ALAVs - Blubber Bots

Chapter 3 Encountering Otherness

yellow_quotationCommunication is an adventure of a subjectivity, different from that which is dominated by the concern to recover itself, different from that of coinciding in consciousness; it will involve uncertainty (Levinas, 1980, p. 120).

In this chapter, I introduce the first of the interactive robotic art installations discussed in the book. The Autonomous Light Air Vessels (ALAVs) are flocks of blimp-like robots. In the first version of the installation, these robots did not communicate using human language, although this capability was introduced in later versions. In all versions, the robots communicate through their movement, sounds and lights. In spite of their unusual behaviour, visitors to the installation can see how the robots appear to interact with one other, and are encouraged to interact with the robots themselves in various ways.

This chapter extends Emmanuel Levinas’ conception of the encounter between self and other even further beyond considerations of human-human interactions than David Clark argues is possible in his consideration of human-animal relations (in particular that between Levinas and other prisoners of war with Bobby the dog) discussed in Chapter 2. An encounter with the ALAVs is relatively easy to frame as an ‘adventure’ that involves a great deal of ‘uncertainty’ (Levinas, 1980 p. 120). Indeed, interactions between humans and these robots are excellent examples of encounters that bring self and other into proximity even as they remain separated by an irreducible distance (where this idea of distance in Levinasian terms refers to the difference between communicators more than their physical positioning).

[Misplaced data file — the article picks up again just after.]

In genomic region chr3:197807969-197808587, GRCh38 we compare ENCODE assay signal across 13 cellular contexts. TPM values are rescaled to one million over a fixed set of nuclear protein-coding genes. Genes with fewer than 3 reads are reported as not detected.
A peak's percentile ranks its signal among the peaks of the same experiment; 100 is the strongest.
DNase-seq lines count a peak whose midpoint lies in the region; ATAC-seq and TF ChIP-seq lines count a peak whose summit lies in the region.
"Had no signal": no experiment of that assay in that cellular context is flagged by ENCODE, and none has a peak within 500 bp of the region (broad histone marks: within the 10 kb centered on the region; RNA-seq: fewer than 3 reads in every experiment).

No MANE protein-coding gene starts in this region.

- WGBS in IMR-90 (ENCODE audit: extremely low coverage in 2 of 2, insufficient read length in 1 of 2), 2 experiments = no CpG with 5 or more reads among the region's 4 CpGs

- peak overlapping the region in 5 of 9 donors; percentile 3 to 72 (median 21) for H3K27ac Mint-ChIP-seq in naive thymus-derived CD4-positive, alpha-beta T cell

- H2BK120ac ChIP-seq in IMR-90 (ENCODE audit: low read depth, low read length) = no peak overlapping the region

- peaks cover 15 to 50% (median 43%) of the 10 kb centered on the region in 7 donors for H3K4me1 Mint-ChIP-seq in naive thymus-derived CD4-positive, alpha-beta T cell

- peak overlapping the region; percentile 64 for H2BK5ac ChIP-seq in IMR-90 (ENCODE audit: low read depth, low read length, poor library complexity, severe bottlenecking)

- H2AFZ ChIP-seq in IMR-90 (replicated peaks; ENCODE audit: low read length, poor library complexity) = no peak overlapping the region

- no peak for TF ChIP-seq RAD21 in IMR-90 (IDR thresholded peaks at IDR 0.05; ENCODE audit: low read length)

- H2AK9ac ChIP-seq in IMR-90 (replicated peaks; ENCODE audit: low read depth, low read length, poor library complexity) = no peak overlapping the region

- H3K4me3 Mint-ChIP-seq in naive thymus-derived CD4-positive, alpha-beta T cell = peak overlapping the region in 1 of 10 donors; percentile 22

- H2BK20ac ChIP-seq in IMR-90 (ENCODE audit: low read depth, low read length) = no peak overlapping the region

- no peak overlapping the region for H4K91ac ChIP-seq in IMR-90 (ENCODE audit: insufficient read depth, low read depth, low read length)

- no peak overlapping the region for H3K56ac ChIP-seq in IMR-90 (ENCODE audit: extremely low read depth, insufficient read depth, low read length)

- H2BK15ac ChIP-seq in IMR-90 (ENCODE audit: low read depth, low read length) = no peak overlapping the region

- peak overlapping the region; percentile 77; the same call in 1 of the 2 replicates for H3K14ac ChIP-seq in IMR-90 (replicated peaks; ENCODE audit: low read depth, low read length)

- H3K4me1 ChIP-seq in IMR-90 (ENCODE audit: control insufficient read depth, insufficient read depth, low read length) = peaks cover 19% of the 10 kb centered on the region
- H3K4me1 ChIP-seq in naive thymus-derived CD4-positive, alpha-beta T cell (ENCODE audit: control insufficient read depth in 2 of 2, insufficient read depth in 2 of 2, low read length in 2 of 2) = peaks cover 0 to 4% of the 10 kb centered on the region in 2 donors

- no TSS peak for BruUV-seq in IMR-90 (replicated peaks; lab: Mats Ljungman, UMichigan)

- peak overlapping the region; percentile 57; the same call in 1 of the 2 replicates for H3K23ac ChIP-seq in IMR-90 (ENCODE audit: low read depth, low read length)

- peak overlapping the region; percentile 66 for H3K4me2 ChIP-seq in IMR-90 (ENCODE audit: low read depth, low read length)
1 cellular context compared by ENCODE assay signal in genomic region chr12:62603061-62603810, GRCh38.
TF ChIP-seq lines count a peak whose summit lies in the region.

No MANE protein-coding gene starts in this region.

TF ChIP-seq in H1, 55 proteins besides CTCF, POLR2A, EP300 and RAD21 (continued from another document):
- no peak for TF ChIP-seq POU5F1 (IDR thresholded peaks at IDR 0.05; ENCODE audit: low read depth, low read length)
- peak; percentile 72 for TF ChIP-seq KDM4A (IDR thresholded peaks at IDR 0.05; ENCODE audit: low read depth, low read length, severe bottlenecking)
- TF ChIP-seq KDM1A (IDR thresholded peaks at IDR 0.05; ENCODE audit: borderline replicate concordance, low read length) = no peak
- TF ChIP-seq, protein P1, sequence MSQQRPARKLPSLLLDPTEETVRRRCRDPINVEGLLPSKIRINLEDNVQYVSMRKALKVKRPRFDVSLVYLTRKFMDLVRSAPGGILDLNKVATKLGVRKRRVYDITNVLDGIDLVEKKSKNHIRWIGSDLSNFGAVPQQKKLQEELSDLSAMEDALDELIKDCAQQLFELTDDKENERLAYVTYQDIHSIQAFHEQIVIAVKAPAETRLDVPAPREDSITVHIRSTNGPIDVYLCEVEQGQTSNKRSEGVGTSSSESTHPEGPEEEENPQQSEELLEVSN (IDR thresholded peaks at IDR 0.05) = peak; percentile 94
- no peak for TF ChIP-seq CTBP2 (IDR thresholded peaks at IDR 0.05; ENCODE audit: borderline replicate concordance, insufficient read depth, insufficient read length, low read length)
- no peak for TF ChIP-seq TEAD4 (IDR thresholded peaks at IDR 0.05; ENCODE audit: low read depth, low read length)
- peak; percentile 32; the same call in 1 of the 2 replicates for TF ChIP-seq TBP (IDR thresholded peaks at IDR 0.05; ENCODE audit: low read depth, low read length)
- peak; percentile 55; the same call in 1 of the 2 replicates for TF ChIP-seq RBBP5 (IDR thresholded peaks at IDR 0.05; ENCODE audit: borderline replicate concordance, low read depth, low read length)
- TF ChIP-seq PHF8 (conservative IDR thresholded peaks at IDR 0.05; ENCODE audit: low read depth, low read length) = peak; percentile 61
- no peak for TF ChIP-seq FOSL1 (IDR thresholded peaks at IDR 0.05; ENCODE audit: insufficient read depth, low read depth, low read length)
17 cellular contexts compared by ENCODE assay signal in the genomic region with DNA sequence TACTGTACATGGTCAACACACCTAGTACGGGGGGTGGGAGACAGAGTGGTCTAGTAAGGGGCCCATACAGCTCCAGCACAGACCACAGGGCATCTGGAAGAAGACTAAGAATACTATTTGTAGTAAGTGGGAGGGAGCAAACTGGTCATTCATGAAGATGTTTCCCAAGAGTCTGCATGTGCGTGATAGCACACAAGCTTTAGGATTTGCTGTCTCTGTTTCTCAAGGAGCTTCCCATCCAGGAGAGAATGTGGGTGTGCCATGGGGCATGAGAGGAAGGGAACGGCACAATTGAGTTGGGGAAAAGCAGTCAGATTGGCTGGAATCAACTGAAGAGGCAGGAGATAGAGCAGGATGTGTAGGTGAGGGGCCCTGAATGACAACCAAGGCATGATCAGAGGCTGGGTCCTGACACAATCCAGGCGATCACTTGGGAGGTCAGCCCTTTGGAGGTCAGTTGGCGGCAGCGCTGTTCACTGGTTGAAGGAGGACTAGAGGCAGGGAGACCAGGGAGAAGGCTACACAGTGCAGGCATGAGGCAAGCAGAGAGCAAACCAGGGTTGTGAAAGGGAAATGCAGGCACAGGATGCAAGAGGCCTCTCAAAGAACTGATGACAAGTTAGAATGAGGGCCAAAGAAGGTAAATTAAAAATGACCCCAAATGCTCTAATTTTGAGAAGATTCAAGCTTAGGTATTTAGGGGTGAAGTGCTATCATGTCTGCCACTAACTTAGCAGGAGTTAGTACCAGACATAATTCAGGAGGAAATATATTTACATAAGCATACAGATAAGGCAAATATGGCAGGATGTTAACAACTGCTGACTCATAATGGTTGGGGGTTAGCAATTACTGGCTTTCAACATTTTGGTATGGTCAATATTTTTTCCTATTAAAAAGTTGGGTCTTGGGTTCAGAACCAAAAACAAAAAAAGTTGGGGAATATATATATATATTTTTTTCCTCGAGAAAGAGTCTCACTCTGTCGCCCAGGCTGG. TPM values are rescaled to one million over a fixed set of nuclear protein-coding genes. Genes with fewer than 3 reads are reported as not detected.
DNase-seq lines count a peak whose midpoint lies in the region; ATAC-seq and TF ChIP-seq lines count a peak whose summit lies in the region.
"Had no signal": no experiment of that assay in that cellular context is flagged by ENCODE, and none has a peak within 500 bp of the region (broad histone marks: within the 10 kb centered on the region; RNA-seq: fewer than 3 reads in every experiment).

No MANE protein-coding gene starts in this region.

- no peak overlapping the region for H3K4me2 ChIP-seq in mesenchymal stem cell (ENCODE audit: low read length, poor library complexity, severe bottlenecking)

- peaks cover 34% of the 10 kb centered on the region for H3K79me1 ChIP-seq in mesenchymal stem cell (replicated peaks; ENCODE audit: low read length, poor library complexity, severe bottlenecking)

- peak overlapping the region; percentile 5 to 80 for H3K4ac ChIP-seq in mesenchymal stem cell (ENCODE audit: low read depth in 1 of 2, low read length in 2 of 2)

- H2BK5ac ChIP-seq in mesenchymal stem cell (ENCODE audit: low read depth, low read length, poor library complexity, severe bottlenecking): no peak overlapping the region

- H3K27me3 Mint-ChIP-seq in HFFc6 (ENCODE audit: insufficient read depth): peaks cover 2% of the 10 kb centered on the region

This chapter therefore concerns itself with the initial moment when self and other meet, identifying the importance of paying attention and being open to the other’s otherness. This moment is described by Levinas as ‘the face to face’ although, as I explain, for Levinas the face does not need to be a physical human face, which allows me to extend this idea to a consideration of human-ALAV encounters.

Levinas, E. (1980) Otherwise than being, or, beyond essence. Hague: M. Nijhoff, p. 120.

Image taken by Jed Berk: